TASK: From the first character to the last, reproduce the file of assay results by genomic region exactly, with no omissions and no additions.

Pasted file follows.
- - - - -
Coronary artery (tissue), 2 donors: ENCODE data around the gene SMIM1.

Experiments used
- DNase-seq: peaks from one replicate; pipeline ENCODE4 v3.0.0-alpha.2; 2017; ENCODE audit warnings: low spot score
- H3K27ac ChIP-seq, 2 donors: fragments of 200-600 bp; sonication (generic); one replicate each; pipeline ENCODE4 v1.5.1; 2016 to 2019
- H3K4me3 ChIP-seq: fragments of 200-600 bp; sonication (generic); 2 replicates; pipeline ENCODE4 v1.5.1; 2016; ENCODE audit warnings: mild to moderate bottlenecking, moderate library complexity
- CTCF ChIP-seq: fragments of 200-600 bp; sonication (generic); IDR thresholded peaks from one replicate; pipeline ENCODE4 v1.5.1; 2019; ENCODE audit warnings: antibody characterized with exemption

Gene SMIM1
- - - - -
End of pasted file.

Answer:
Coronary artery (tissue), 2 donors: ENCODE data around the gene SMIM1.

Experiments used
- DNase-seq: peaks from one replicate; pipeline ENCODE4 v3.0.0-alpha.2; 2017; ENCODE audit warnings: low spot score
- H3K27ac ChIP-seq, 2 donors: fragments of 200-600 bp; sonication (generic); one replicate each; pipeline ENCODE4 v1.5.1; 2016 to 2019
- H3K4me3 ChIP-seq: fragments of 200-600 bp; sonication (generic); 2 replicates; pipeline ENCODE4 v1.5.1; 2016; ENCODE audit warnings: mild to moderate bottlenecking, moderate library complexity
- CTCF ChIP-seq: fragments of 200-600 bp; sonication (generic); IDR thresholded peaks from one replicate; pipeline ENCODE4 v1.5.1; 2019; ENCODE audit warnings: antibody characterized with exemption

Gene SMIM1